Friday, April 22, 2016

This Is Your Brain Online

We live in the information age, yet we know less and less. We are manic about photographing our lives, but we remember less and less.

Alan Jacobs, Wall Street Journal

It seems that one of the chief activities of academic humanists these days is to write about technology. This is either pathetic or encouraging. It’s pathetic if you see humanists as mere hangers-on to the coattails of the technologists who are making our world. It’s encouraging if you desire an informed yet skeptical account of what we are doing with our new technologies—and what they’re doing with us.
Two books about technology sit before me. One is by a historian, the other by a philosopher; as is fitting, the one by the historian concerns memory and the one by the philosopher concerns knowledge and reason.
In “The Internet of Us,” Michael Patrick Lynch begins by pointing out, rightly enough, that in the age of the Internet we seem simultaneously to know more and know less. This leads him, philosopher that he is, to ask some questions about what it means to say that we know something. He tries to make the philosophical questions and answers as accessible as possible, by humanizing philosophers (“ Descartes was a late riser”) and making some pop-culture references (alas, the sitcom “Chuck” has disappeared from the public consciousness), but I’m not sure that helps. After outlining the conditions of and impediments to genuine knowing, Mr. Lynch concludes by saying that “we are becoming more powerful knowers. We just must also strive to be more responsible, understanding ones.”
Our problem, he thinks, is that the very tools that make us more powerful (Google, Wikipedia) make us less responsible. But he doesn’t give a very clear sense of how we might retain our power while increasing our understanding. He dismisses at the outset the possibility of radically altering our habits—“technology itself is not the problem”—and I think by so doing he renders his counsel less useful. 
Mr. Lynch’s basic argument is that if we understand better the conditions under which knowledge is produced and disseminated—conditions he explores clearly and cogently—then we will become more “responsible” knowers. But I wonder whether that can be done without reckoning far more seriously than Mr. Lynch does here with the powers of habit and addiction to what Cory Doctorow once called our “ecosystem of interruption technologies.” We’re very much like J.R.R. Tolkein’s Gollum and his Ring: “He loved and hated it, as he loved and hated himself.” I don’t see how we can become more responsible knowers without accepting and defeating this Power.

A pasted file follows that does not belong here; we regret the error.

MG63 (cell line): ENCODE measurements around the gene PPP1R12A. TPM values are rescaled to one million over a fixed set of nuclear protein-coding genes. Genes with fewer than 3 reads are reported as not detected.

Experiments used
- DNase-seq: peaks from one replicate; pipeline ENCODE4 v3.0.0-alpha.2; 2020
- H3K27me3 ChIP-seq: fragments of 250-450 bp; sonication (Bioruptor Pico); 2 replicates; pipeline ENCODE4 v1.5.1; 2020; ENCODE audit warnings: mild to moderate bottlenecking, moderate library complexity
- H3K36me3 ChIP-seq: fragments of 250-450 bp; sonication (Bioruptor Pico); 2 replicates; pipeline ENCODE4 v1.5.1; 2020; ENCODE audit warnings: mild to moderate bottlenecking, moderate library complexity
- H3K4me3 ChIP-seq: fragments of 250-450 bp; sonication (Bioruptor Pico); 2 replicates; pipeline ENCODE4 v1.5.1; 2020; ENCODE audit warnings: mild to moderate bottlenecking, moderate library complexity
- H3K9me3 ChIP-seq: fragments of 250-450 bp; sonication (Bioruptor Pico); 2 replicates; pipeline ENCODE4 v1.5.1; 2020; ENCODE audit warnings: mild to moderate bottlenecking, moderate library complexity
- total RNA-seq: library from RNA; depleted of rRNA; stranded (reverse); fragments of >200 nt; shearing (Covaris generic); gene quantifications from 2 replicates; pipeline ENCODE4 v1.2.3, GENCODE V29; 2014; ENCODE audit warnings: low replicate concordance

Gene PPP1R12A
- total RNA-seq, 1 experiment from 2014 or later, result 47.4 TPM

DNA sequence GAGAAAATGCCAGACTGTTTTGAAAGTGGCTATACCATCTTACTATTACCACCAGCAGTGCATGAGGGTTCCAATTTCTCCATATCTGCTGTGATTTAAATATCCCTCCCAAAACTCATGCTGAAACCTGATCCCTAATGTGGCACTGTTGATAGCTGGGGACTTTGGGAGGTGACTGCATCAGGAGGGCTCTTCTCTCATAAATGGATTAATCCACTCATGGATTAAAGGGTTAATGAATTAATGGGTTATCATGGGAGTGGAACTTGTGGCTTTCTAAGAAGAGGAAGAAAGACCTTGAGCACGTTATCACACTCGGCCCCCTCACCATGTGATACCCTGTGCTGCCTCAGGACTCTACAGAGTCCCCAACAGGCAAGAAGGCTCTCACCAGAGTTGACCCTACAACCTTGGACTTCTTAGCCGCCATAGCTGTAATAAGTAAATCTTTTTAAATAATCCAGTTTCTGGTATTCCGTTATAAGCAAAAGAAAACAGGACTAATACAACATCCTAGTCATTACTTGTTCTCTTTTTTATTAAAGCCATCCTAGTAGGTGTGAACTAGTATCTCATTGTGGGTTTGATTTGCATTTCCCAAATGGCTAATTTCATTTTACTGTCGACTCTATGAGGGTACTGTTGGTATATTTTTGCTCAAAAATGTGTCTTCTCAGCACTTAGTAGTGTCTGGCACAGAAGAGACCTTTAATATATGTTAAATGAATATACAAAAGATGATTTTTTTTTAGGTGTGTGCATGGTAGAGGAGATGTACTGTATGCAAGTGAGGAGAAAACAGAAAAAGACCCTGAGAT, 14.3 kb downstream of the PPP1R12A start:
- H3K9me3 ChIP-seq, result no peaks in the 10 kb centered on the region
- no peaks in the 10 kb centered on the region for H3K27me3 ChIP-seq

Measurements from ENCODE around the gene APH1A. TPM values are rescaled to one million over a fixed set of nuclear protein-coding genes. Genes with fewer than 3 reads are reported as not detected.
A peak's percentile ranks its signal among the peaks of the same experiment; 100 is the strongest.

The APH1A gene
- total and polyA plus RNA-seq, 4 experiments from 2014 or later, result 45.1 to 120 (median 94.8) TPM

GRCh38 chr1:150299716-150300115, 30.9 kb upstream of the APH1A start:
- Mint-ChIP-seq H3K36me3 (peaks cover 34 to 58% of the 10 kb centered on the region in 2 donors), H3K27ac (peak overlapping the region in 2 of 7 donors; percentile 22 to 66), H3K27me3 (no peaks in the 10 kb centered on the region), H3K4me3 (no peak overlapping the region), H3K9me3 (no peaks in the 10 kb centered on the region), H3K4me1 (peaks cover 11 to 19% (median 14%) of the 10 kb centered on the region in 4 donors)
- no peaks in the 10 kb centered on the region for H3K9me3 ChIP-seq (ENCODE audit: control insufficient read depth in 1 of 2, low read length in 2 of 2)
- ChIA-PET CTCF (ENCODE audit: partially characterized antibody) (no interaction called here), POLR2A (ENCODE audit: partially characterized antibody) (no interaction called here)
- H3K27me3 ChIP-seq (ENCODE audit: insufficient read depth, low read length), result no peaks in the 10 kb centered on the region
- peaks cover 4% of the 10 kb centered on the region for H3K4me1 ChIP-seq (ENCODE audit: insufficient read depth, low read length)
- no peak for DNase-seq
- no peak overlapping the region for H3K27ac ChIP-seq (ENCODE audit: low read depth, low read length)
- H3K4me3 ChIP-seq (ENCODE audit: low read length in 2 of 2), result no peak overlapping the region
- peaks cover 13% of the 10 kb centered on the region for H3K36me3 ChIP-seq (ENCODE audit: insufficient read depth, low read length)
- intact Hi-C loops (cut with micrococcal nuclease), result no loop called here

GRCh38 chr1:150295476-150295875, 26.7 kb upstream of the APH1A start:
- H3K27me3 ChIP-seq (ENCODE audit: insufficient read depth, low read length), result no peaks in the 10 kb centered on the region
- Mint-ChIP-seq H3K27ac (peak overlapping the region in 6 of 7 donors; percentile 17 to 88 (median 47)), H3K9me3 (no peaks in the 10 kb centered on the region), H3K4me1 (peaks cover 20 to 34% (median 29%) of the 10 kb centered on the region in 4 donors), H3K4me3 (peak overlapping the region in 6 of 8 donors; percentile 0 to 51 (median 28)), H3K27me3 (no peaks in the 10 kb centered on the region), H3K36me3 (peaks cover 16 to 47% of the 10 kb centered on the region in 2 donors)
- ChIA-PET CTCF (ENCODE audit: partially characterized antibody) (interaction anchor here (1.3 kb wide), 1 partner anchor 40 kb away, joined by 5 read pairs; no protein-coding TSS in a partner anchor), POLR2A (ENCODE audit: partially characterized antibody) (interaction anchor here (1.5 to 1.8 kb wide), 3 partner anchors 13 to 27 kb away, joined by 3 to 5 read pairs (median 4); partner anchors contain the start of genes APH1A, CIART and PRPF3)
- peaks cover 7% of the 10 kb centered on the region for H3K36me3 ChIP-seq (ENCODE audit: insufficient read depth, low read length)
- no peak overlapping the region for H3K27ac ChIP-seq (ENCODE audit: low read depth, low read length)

By Abby Smith Rumsey
Bloomsbury, 229 pages, $28


Michael Patrick Lynch
Liveright, 237 pages, $25.95
If you were to ask certain people why do they so obsessively document their experiences with photos—mainly “selfies”—they would probably tell you that they want to make sure they don’t forgot what happens to them. But Abby Smith Rumsey, in “When We Are No More,” wonders whether our mania for documentation doesn’t ensure, rather than prevent, forgetting. Her book is a thoughtful, often elegant meditation on memory, but it shares with Mr. Lynch’s a certain vagueness in its prescriptions.
Our current challenge, Ms. Rumsey argues, arises from the fact that “the carrying capacity of our memory systems is falling dramatically behind our capacity to generate information.” As a result, “we face critical decisions about how to rebuild memory systems and practices to suit an economy of information abundance.” For over a decade, Ms. Rumsey worked on just this problem with the National Digital Information Infrastructure and Preservation Program at the Library of Congress—a project I would love to learn more about. But it plays almost no role here. The author is more interested in helping us to think better about memory, just as Mr. Lynch wants to help us think better about knowledge. 
Much of Ms. Rumsey’s book is an episodic and reflective history of how we have in the past thought about memory, with appearances by such central figures in this history as Plato and Montaigne. The dominant historical figure here isThomas Jefferson, because of his role in establishing the Library of Congress, though it’s not clear to me that his place in the narrative should be quite so large. Only late in the book does Ms. Rumsey turn toward the future of memory, and these passages strike me as the most interesting, but also the most frustrating: Ms. Rumsey clearly identifies the threats that most endanger our faculty of memory—chief among them distraction and technology-induced amnesia—but says she believes we will successfully address those threats. She doesn’t explain why she is confident.
“When We Are No More” is an enjoyable and in some ways a wise book but also a puzzling one. I wish that it had been much longer or that the proportion between the historical and prospective parts of the book had been flipped. Like Mr. Lynch’s book, it left me wanting more. But that, I think, is an inevitable consequence of an information landscape so enormously complex that no one can account for all of its dimensions. We are still in the very early stages of mapping this landscape; unfortunately, its contours change more rapidly than any of us can sketch even the most abstract of maps.
Mr. Jacobs, a professor of the humanities at Baylor University, is the author of “The ‘Book of Common Prayer’: A Biography” and “The Pleasures of Reading in an Age of Distraction.”

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